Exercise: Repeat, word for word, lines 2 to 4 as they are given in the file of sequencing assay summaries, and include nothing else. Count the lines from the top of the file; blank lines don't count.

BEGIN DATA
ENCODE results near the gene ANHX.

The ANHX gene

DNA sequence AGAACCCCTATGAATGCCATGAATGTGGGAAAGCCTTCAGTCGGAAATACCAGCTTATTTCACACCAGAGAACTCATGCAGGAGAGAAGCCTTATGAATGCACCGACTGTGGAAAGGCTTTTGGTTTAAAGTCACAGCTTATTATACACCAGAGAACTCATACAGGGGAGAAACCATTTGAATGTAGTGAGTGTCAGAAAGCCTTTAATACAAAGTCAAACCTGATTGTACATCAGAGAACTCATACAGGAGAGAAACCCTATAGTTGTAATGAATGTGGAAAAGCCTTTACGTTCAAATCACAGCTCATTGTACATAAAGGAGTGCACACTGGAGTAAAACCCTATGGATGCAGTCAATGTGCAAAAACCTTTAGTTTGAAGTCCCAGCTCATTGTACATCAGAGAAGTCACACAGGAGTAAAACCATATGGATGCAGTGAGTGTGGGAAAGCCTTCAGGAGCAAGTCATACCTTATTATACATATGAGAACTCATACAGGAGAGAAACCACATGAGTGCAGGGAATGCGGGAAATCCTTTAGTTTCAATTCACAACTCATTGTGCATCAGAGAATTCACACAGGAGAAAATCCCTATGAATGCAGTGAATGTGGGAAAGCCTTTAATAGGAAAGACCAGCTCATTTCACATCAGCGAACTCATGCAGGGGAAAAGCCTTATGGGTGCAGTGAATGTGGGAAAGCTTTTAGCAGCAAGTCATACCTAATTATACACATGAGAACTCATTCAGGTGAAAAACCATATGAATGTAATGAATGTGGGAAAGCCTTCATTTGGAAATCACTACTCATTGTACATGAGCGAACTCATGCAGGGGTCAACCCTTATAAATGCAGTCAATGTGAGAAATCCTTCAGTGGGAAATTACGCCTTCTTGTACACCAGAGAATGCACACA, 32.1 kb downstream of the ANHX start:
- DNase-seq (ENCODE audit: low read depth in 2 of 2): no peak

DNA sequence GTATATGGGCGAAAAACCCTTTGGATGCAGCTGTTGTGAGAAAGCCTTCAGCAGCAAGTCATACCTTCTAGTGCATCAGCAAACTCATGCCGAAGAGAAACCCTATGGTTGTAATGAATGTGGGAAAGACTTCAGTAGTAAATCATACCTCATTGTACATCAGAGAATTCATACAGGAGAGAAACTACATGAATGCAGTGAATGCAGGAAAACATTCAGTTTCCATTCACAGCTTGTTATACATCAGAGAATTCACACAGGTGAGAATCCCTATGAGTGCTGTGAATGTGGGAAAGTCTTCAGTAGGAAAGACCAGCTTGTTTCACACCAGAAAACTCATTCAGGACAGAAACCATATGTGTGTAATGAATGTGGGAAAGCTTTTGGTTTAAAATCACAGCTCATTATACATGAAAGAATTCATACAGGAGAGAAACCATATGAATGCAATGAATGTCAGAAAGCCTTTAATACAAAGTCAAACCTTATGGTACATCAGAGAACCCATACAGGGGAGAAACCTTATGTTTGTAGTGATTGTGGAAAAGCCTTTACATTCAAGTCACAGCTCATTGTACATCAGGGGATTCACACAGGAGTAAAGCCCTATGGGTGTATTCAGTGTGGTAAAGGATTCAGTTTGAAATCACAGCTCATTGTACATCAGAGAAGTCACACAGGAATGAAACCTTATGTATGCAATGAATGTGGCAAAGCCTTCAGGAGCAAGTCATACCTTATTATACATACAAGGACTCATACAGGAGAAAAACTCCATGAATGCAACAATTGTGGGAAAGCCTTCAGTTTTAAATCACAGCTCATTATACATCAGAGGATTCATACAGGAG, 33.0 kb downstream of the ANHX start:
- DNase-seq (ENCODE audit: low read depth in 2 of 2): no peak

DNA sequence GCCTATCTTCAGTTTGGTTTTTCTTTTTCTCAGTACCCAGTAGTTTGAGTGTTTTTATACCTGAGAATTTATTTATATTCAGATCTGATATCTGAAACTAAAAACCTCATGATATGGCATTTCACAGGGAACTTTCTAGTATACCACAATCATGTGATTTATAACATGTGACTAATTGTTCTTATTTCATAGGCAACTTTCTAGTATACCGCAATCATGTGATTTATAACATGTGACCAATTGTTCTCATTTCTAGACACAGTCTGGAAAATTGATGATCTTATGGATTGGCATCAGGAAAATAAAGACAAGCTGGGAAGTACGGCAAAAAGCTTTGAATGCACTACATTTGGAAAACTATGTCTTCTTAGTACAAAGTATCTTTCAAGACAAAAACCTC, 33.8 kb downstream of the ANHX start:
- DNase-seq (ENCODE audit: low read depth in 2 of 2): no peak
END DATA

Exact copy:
The ANHX gene

DNA sequence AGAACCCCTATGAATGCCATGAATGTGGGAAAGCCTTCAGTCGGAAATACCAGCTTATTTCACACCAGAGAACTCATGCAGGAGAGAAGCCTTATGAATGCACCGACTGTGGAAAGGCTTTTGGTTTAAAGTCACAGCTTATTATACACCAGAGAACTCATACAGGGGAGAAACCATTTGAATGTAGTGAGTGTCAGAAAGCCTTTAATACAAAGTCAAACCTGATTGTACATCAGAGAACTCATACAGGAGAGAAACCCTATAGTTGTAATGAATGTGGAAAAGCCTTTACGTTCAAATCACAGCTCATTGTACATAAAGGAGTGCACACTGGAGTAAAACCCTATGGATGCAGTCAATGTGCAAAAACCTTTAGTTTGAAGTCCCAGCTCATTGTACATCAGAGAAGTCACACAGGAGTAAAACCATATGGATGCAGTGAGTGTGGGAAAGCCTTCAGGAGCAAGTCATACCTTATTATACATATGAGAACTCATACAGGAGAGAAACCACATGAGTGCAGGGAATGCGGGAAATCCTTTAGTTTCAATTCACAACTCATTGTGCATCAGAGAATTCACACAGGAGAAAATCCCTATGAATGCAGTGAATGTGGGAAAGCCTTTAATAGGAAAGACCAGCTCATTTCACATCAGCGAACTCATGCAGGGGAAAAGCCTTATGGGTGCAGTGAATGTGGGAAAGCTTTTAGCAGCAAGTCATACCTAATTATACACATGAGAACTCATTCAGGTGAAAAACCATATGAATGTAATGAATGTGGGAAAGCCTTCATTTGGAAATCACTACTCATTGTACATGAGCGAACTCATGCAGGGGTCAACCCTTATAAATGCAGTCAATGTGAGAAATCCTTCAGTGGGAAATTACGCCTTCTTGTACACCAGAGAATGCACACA, 32.1 kb downstream of the ANHX start:
- DNase-seq (ENCODE audit: low read depth in 2 of 2): no peak